U.S. safety regulators seek Takata whistleblowers
DETROIT (Reuters) -- U.S. vehicle safety regulators want to find whistleblowers with knowledge “of possible defects or any wrongdoing” by Takata Corp., stepping up pressure on the airbag maker whose products are linked to five deaths and dozens of injuries.
The National Highway Traffic Safety Administration (NHTSA) told Reuters it was urging potential informants to call its hotline at 1-888-327-4236, promising legal protection.
"We encourage all individuals with information about the manufacture or testing of Takata airbag inflators, or who have knowledge of possible defects or any wrongdoing by the company, to make this information available to NHTSA," agency spokesman Gordon Trowbridge said.
Six former Takata employees interviewed by Reuters said they were asked to hide or alter data that showed certain parts and materials did not meet Takata’s specifications or indicated potential issues with key components such as inflators and cushions.
Two of these employees said they witnessed others hiding, altering or ignoring unfavorable test results.
Company officials last year testified at two U.S. congressional hearings, and the Japanese safety equipment maker remains the subject of at least two federal investigations and the target of dozens of lawsuits.
Asked for a comment, the company said in a statement: "Takata has a deep commitment to honesty and integrity. Since our founding in 1933, we have worked tirelessly to develop innovative and high-quality products that exceed our customers' expectations, save lives and prevent injuries. Our number one priority is the safety of the traveling public."
It added: "We are committed to working with NHTSA and our automotive customers to ensure the safety of the driving public.”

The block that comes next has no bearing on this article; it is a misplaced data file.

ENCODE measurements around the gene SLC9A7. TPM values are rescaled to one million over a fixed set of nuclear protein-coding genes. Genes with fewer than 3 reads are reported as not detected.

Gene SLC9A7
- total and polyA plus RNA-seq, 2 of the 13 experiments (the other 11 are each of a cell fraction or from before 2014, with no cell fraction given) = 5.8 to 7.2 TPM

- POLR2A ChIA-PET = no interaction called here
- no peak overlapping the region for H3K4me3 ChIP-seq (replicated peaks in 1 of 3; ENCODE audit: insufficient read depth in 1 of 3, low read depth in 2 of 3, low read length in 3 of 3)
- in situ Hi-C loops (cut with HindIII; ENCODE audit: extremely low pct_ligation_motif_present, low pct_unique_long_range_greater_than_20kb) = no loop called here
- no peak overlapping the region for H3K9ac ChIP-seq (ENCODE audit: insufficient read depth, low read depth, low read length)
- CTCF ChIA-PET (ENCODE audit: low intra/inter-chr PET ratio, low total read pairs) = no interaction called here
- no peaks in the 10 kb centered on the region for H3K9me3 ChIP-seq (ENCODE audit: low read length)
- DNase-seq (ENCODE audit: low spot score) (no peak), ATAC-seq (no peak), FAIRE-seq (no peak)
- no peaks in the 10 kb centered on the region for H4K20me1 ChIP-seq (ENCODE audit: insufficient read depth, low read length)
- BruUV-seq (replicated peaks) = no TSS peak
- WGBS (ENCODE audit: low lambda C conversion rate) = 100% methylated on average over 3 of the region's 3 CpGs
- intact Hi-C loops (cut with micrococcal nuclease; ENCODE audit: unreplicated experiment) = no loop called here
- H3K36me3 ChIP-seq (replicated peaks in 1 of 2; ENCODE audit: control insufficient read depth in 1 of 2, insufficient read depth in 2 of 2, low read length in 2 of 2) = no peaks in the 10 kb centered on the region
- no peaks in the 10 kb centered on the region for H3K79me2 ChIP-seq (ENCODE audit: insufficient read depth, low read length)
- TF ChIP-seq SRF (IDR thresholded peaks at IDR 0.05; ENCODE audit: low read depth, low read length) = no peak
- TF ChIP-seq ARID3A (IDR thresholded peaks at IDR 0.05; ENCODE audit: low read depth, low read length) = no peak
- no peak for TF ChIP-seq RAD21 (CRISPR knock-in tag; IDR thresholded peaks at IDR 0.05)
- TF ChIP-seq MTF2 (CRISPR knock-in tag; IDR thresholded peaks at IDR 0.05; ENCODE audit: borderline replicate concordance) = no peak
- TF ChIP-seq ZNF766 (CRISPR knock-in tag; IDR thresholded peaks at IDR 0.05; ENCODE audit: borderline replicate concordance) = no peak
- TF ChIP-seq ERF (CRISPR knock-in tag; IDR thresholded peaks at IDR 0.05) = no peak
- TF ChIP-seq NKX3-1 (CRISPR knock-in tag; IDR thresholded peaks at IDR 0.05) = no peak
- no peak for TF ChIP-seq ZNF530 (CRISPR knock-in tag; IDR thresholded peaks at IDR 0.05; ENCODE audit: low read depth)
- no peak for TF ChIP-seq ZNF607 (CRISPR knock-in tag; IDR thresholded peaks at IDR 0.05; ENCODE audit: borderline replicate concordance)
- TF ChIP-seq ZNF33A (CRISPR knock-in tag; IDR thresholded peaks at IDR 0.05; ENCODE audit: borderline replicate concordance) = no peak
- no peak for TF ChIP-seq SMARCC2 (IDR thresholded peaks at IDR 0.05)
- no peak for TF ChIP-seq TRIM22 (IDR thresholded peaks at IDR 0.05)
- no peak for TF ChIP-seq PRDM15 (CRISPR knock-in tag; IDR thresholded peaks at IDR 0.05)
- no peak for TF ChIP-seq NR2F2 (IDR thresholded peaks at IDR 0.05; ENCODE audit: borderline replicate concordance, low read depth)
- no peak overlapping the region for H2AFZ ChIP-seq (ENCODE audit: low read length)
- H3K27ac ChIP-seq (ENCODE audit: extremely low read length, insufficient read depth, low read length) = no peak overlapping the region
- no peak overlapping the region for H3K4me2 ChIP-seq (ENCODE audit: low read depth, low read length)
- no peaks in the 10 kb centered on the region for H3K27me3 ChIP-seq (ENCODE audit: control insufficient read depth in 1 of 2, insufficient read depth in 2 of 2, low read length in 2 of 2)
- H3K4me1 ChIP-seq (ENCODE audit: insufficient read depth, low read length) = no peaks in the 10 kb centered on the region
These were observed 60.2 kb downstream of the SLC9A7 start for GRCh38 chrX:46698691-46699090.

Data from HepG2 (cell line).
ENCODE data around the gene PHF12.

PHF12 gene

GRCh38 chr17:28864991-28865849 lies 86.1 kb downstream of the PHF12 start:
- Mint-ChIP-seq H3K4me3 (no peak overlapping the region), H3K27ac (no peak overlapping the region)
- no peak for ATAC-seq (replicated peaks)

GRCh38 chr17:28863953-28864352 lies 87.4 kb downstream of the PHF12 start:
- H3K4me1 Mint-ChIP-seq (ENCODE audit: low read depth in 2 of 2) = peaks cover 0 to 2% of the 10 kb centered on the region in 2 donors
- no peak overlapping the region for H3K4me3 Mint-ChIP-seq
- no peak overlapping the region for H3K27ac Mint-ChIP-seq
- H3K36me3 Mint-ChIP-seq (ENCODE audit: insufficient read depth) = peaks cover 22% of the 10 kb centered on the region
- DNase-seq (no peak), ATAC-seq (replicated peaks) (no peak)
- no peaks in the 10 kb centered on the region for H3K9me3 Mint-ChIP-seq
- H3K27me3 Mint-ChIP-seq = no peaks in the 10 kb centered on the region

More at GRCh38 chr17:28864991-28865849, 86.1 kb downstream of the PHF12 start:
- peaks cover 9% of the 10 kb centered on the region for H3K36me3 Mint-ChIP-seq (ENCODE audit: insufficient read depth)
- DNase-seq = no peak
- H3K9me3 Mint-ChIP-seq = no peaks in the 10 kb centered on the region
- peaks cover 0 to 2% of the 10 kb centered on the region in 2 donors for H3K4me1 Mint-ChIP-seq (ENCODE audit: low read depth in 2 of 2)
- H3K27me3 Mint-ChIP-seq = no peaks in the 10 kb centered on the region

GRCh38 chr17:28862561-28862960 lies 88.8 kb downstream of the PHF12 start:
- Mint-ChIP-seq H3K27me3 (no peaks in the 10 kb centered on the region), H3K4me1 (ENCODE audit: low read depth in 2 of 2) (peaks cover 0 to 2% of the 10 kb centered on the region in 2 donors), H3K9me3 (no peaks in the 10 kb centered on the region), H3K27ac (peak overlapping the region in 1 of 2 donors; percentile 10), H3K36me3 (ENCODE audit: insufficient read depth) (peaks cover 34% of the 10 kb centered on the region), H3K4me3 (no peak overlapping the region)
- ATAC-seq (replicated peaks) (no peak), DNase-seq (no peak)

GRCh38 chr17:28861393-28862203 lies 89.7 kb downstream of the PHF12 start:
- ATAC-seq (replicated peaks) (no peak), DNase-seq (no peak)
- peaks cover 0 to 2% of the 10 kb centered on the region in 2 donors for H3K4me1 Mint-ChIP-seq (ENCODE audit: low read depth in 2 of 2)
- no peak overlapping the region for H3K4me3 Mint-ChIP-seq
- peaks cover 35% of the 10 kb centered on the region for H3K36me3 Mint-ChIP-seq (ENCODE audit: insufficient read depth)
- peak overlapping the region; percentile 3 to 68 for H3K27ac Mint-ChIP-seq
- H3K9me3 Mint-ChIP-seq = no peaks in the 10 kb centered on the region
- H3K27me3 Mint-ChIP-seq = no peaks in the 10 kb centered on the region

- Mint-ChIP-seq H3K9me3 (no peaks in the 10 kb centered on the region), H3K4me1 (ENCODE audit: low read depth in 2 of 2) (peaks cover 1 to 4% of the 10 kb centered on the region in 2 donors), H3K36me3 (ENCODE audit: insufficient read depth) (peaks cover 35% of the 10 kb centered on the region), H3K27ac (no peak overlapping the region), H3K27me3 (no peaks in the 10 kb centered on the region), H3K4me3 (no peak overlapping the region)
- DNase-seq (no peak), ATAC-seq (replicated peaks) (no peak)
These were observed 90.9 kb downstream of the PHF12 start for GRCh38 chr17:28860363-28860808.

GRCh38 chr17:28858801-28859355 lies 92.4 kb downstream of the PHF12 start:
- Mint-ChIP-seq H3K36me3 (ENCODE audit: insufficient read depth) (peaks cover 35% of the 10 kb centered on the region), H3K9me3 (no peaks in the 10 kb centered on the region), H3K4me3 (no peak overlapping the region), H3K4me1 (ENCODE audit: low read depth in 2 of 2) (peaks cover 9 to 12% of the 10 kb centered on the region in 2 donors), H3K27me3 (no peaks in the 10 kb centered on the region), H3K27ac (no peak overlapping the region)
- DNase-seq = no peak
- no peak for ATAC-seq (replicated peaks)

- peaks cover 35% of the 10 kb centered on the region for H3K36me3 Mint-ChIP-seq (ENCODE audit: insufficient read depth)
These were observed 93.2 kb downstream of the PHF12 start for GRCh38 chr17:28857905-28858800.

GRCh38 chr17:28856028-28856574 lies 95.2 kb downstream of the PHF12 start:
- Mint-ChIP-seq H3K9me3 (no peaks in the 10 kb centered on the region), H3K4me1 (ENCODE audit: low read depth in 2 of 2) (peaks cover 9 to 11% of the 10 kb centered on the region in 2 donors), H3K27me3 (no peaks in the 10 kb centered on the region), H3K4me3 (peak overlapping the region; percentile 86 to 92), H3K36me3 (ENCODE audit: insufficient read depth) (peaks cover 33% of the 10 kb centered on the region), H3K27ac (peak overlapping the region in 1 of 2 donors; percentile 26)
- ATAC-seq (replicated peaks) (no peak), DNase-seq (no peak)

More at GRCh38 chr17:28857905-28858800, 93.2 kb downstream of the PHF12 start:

The company last year formed a quality assurance panel headed by former U.S. Transportation Secretary Samuel Skinner "to conduct a comprehensive review to ensure Takata's current manufacturing procedures meet best practices in the production of safe inflators."
Most former Takata employees who spoke with Reuters did not want to be named while discussing incidents and situations of a sensitive nature. But they related similar or shared experiences at Takata facilities in Washington, Georgia, Michigan and North Carolina.
Two former Takata employees, Mark Lillie and Michael Britton, have spoken to The New York Times, and Lillie also spoke to congressional investigators, about their concerns with the safety of propellant manufactured in a Takata facility in Moses Lake, Wash., and used to create the gas that inflates air bags in case of a crash.
In interviews with Reuters, Lillie, a chemical engineer who is now retired and living in New Mexico, disclosed new information, saying he left the company before it began manufacturing a new, more volatile type of chemical propellant, ammonium nitrate. Lillie said some Takata engineers thought the material was not thoroughly tested to make sure it was safe. He left the company in 1999.
'Someone will be killed'
“I literally said if we go forward with this, someone will be killed,” Lillie told Reuters. “I couldn’t in good faith pump this stuff out believing that it was unsafe to put in front of a passenger in a car.”
Ammonium nitrate was the principal propellant chemical used in hundreds of millions of Takata inflators made since 2000, including those installed in more than 24 million cars recalled in the United States, Japan, China and other global markets.
Britton described an incident in the late 1990s where a test batch of experimental propellant that had not been validated by Britton's technical group was used without his knowledge in production because the company was running out of approved material.
The experimental batch had not been sufficiently tested to see if it would remain stable over the expected life of the vehicle’s airbags, but it was used in inflators that wound up in customers’ cars, Britton said, adding that he was not able to get the inflators recalled from the customer.
Britton, in an email today, said investigators from NHTSA and the Department of Justice have not contacted him. Lillie said today he has not been contacted by federal officials, either.
Takata did not address specific allegations made by Lillie, Britton or other former employees.
Legal experts interviewed by Reuters said federal prosecutors could be examining a number of issues at Takata.
A provision of the Sarbanes-Oxley Act prohibits destruction or alteration of documents with the intent of impeding an investigation, "even though one hasn't started," said Peter Henning, a professor at Wayne State University Law School in Detroit.
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